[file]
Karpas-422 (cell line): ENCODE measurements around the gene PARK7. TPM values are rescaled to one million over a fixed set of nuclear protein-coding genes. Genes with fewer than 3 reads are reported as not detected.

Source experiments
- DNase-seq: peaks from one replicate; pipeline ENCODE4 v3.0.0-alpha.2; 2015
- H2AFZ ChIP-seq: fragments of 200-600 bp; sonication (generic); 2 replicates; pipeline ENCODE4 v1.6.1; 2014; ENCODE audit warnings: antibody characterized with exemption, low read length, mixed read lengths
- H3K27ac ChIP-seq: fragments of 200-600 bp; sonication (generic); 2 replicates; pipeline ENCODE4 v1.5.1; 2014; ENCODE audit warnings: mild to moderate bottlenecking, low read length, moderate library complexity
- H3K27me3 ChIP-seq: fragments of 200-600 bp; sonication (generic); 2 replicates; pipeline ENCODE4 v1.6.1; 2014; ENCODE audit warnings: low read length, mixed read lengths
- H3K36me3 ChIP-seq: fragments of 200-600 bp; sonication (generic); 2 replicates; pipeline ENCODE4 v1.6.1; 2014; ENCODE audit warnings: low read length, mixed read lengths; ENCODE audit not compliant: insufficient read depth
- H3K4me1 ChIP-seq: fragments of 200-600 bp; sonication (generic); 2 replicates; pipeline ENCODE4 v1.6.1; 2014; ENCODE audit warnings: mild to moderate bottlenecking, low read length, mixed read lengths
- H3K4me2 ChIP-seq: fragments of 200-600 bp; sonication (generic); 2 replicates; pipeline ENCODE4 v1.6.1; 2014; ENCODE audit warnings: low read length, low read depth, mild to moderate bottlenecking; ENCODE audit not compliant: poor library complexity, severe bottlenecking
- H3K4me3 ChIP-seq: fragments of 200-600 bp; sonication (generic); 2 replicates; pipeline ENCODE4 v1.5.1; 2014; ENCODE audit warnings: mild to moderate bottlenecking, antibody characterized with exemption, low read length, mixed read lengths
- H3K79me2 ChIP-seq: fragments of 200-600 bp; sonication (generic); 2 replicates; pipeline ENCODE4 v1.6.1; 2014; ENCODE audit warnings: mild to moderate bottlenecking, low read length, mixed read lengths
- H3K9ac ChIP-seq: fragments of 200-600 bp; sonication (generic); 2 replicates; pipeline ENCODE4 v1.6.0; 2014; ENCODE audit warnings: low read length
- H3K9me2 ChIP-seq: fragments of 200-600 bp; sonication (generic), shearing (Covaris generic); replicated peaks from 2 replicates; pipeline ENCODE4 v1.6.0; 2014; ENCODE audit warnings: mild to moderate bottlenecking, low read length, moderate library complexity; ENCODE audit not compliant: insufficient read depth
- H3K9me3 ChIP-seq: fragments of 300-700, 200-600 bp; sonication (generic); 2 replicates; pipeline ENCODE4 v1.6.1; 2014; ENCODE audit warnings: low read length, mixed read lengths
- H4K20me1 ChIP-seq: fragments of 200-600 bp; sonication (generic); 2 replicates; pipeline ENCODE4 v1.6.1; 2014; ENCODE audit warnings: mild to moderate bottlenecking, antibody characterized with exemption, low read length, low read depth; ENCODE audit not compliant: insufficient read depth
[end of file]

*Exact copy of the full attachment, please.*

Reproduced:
Karpas-422 (cell line): ENCODE measurements around the gene PARK7. TPM values are rescaled to one million over a fixed set of nuclear protein-coding genes. Genes with fewer than 3 reads are reported as not detected.

Source experiments
- DNase-seq: peaks from one replicate; pipeline ENCODE4 v3.0.0-alpha.2; 2015
- H2AFZ ChIP-seq: fragments of 200-600 bp; sonication (generic); 2 replicates; pipeline ENCODE4 v1.6.1; 2014; ENCODE audit warnings: antibody characterized with exemption, low read length, mixed read lengths
- H3K27ac ChIP-seq: fragments of 200-600 bp; sonication (generic); 2 replicates; pipeline ENCODE4 v1.5.1; 2014; ENCODE audit warnings: mild to moderate bottlenecking, low read length, moderate library complexity
- H3K27me3 ChIP-seq: fragments of 200-600 bp; sonication (generic); 2 replicates; pipeline ENCODE4 v1.6.1; 2014; ENCODE audit warnings: low read length, mixed read lengths
- H3K36me3 ChIP-seq: fragments of 200-600 bp; sonication (generic); 2 replicates; pipeline ENCODE4 v1.6.1; 2014; ENCODE audit warnings: low read length, mixed read lengths; ENCODE audit not compliant: insufficient read depth
- H3K4me1 ChIP-seq: fragments of 200-600 bp; sonication (generic); 2 replicates; pipeline ENCODE4 v1.6.1; 2014; ENCODE audit warnings: mild to moderate bottlenecking, low read length, mixed read lengths
- H3K4me2 ChIP-seq: fragments of 200-600 bp; sonication (generic); 2 replicates; pipeline ENCODE4 v1.6.1; 2014; ENCODE audit warnings: low read length, low read depth, mild to moderate bottlenecking; ENCODE audit not compliant: poor library complexity, severe bottlenecking
- H3K4me3 ChIP-seq: fragments of 200-600 bp; sonication (generic); 2 replicates; pipeline ENCODE4 v1.5.1; 2014; ENCODE audit warnings: mild to moderate bottlenecking, antibody characterized with exemption, low read length, mixed read lengths
- H3K79me2 ChIP-seq: fragments of 200-600 bp; sonication (generic); 2 replicates; pipeline ENCODE4 v1.6.1; 2014; ENCODE audit warnings: mild to moderate bottlenecking, low read length, mixed read lengths
- H3K9ac ChIP-seq: fragments of 200-600 bp; sonication (generic); 2 replicates; pipeline ENCODE4 v1.6.0; 2014; ENCODE audit warnings: low read length
- H3K9me2 ChIP-seq: fragments of 200-600 bp; sonication (generic), shearing (Covaris generic); replicated peaks from 2 replicates; pipeline ENCODE4 v1.6.0; 2014; ENCODE audit warnings: mild to moderate bottlenecking, low read length, moderate library complexity; ENCODE audit not compliant: insufficient read depth
- H3K9me3 ChIP-seq: fragments of 300-700, 200-600 bp; sonication (generic); 2 replicates; pipeline ENCODE4 v1.6.1; 2014; ENCODE audit warnings: low read length, mixed read lengths
- H4K20me1 ChIP-seq: fragments of 200-600 bp; sonication (generic); 2 replicates; pipeline ENCODE4 v1.6.1; 2014; ENCODE audit warnings: mild to moderate bottlenecking, antibody characterized with exemption, low read length, low read depth; ENCODE audit not compliant: insufficient read depth